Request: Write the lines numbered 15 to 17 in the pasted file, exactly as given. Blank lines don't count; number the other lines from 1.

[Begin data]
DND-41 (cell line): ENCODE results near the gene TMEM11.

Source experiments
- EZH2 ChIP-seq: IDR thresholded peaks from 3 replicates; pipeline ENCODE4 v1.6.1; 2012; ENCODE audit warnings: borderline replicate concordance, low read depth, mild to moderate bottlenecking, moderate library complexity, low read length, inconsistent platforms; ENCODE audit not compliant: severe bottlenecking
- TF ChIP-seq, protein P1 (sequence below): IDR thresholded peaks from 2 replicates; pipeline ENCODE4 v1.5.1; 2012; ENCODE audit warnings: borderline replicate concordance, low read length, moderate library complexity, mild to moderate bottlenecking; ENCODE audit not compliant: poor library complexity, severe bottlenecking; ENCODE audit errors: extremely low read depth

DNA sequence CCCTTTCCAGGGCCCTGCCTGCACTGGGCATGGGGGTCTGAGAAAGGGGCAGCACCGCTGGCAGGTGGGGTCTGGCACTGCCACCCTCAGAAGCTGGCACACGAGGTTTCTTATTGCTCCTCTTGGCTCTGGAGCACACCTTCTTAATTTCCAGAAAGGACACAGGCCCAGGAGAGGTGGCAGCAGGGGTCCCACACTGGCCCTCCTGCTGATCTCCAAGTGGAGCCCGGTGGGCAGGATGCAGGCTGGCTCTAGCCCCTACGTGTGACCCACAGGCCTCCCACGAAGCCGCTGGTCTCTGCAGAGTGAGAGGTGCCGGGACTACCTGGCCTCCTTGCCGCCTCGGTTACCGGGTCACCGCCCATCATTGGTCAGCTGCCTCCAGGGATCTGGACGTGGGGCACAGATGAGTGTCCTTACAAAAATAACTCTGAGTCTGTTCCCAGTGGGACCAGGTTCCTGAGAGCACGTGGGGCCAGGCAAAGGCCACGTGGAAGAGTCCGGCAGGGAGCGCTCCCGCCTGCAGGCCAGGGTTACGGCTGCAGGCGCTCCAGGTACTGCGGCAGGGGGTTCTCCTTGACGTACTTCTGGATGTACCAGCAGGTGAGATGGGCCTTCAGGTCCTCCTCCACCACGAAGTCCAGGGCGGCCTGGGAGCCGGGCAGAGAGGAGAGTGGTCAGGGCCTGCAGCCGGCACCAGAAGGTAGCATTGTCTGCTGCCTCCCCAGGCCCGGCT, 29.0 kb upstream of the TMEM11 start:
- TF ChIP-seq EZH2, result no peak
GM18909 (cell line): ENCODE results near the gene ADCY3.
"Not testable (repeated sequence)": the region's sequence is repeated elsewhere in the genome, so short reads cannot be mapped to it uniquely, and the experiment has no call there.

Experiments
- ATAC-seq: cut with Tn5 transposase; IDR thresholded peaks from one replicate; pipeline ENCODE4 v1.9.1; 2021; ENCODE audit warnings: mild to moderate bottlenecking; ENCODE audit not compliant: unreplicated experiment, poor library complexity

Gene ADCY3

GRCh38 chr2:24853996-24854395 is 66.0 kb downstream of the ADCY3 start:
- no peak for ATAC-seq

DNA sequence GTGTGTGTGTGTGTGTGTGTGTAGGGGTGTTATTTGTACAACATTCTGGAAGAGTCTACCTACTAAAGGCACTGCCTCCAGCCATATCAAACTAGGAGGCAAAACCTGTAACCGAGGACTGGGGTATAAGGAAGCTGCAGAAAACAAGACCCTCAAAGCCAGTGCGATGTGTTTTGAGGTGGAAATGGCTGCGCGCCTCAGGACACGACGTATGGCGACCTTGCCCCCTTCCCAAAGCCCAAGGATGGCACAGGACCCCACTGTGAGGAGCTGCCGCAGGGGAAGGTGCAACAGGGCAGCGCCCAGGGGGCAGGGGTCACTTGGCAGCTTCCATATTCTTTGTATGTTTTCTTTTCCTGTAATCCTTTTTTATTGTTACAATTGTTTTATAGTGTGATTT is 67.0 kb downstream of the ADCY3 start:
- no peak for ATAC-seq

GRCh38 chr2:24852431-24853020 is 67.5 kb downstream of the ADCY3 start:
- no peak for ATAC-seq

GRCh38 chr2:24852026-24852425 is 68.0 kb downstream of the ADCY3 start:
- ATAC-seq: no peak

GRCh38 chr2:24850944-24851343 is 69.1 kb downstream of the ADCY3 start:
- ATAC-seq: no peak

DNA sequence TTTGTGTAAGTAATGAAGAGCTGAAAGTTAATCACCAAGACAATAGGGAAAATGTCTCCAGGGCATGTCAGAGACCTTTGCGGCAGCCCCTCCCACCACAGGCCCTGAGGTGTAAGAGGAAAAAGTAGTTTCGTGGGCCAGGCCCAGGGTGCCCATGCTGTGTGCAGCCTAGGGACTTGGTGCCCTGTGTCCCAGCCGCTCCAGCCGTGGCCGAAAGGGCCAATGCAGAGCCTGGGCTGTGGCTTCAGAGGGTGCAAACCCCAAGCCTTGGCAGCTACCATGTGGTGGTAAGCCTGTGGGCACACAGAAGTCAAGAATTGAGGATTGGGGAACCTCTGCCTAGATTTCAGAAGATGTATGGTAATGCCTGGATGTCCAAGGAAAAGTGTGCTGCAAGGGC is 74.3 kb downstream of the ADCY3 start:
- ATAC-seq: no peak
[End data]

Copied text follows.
- no peak for ATAC-seq

GRCh38 chr2:24852431-24853020 is 67.5 kb downstream of the ADCY3 start:
- no peak for ATAC-seq